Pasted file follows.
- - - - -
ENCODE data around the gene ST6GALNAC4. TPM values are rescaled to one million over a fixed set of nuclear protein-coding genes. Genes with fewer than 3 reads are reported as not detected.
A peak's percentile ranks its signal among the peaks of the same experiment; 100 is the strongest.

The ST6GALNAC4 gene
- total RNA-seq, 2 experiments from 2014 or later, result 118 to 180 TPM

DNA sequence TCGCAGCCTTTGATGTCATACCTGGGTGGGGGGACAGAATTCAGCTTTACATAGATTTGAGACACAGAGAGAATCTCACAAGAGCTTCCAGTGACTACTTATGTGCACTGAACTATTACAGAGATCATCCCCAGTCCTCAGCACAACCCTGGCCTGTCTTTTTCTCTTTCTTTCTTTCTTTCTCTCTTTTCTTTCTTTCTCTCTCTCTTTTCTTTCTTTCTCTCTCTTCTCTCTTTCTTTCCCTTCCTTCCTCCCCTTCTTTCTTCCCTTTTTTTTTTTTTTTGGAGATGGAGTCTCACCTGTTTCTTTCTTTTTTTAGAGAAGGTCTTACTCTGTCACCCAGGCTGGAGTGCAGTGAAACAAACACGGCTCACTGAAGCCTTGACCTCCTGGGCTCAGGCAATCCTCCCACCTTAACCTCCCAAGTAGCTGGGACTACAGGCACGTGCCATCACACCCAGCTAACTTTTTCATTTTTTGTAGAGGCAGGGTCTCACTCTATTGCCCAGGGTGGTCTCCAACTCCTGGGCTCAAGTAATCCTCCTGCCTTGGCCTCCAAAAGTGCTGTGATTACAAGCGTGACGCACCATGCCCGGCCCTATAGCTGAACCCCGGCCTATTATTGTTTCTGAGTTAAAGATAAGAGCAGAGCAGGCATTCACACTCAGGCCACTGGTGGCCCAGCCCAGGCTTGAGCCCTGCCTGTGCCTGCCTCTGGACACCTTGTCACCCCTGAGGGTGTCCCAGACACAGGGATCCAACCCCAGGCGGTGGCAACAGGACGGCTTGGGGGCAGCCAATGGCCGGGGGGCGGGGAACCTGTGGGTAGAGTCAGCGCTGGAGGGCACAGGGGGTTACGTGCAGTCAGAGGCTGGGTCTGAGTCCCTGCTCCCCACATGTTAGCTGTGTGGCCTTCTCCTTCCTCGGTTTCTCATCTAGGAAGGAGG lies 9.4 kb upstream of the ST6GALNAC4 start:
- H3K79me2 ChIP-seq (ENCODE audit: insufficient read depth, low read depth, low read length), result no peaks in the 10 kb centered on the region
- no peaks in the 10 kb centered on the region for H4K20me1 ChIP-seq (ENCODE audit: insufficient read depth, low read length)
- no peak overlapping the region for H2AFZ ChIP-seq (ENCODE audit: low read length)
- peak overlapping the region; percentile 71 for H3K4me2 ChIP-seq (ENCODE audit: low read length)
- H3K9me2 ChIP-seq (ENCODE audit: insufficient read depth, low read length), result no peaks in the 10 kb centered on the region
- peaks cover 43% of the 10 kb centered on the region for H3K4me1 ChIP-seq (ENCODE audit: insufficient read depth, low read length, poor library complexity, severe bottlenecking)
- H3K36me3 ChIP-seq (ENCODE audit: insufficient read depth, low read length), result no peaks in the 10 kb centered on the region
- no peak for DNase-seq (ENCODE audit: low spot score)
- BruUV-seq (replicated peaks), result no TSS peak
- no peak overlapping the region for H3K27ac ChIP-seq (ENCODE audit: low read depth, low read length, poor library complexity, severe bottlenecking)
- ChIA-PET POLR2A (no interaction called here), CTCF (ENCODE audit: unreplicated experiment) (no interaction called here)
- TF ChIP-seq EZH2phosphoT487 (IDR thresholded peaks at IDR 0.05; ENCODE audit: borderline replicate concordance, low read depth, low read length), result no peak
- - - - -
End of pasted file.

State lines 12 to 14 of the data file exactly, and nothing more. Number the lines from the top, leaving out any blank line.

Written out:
- H3K36me3 ChIP-seq (ENCODE audit: insufficient read depth, low read length), result no peaks in the 10 kb centered on the region
- no peak for DNase-seq (ENCODE audit: low spot score)
- BruUV-seq (replicated peaks), result no TSS peak